“Maybe we could call her Half-Voltage. Ooh, or Low Voltage!”
“Big Hero 7” opens with a rather silly fight sequence in which High Voltage steal a new battery Krei has developed, but not as a team. The mother-daughter duo are feuding, but they take both batteries he has and leave. In Cass’ cafe, the heroes are eating when Richardson Mole shows up. He and Fred argue about how to pronounce “Globby” before he finally announces that he’s buying the lot next door to the cafe to build a museum. The team hears about High Voltage, and Gogo and Fred intercept the mother in the police station, but she escapes and traps them.
Fred goes to Richardson’s comic shop and the latter claims to know Big Hero 6, calling Fred’s alter-ego “Lizard Guy.” Fred lets slip that he’s the hero and that his name isn’t Lizard Guy, only realizing afterward what he’s done. Richardson makes a deal with the team to keep the secret: first, he asks for a date with Gogo, but she declines mid-sentence. He instead accepts some of Fred’s rare comics. High Voltage continue to fight, wrecking a coffee shop as they argue over musical styles.
Richardson decides that he wants one more thing, demanding to be part of the team and to breathe fire like Fred. However, he doesn’t seem to be as apt at controlling the suit, destroying the topiaries in Fred’s mother’s garden. The team heads out in pursuit of High Voltage with Richardson in tow. At first, they only find the mother, but daughter Juniper shows up quickly, aiming at her mother as often as at the heroes. Juniper reveals that she’s really upset because her mother stole her move, and the mother says she did so because she’s no longer able to do her own high-kick move. Fred saves Richardson, prompting Richardson to thank him but say he’ll still reveal the team’s secret. However, he’s struck with electricity from an orb High Voltage was trying to steal from him, effectively erasing his memory of their alter egos and the battle.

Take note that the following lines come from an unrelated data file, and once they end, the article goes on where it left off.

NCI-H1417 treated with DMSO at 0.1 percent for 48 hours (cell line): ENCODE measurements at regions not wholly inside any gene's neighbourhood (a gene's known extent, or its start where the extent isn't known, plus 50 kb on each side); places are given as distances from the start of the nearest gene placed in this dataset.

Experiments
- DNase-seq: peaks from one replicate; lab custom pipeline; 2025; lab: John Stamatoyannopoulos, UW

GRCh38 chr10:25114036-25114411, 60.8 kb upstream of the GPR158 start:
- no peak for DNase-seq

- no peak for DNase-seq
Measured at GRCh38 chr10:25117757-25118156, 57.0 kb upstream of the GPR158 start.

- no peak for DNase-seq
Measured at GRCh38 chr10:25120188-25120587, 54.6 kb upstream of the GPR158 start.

Over and over I’ve said how great Big Hero 6: The Series is and what a great job they’ve done with the story and characters. Well, after “Big Hero 7,” I’m reminded that nothing is perfect. I’ve been begging my husband to watch this show with me and give it a chance; he liked the movie a lot, so there’s no reason he shouldn’t like the series. Of course, this is the episode he watched with me, and I immediately felt the need to emphasize that it’s not like the great episodes about which I’ve been raving.
This series is no stranger to comedy and even a bit of camp, but “Big Hero 7” is disappointing even in this regard. The opening scene, in which High Voltage dance and attack Krei to steal his batteries, is ridiculous, too ridiculous to even be funny. All of the episode’s action sequences go in this direction, and the one in the coffee shop is also particularly bad. Juniper and her mother go back and forth between playing music from the 80’s and contemporary top 40, all the while dancing and tearing the place up. Is this supposed to be funny? Are we, as the audience, supposed to feel something or care about these two? I found them absolutely delightful in episode two, “Issue 188,” in which they were hilarious and their dance sequences much more effective. I don’t know where they went wrong, as I was looking forward to seeing them again. I’m not even opposed to the concept of the two having a dispute, and their familial relationship being used to make them into sympathetic villains. Maybe they could even be redeemed at some point. But it’s not done well at all. Their scenes in “Big Hero 7” fail to be funny, exciting or emotional. Having their dispute center on a dance move was a terrible idea, and it’s hard to believe Juniper seriously got so upset about it and took it as a betrayal. As such, their reunion in the end isn’t satisfying at all.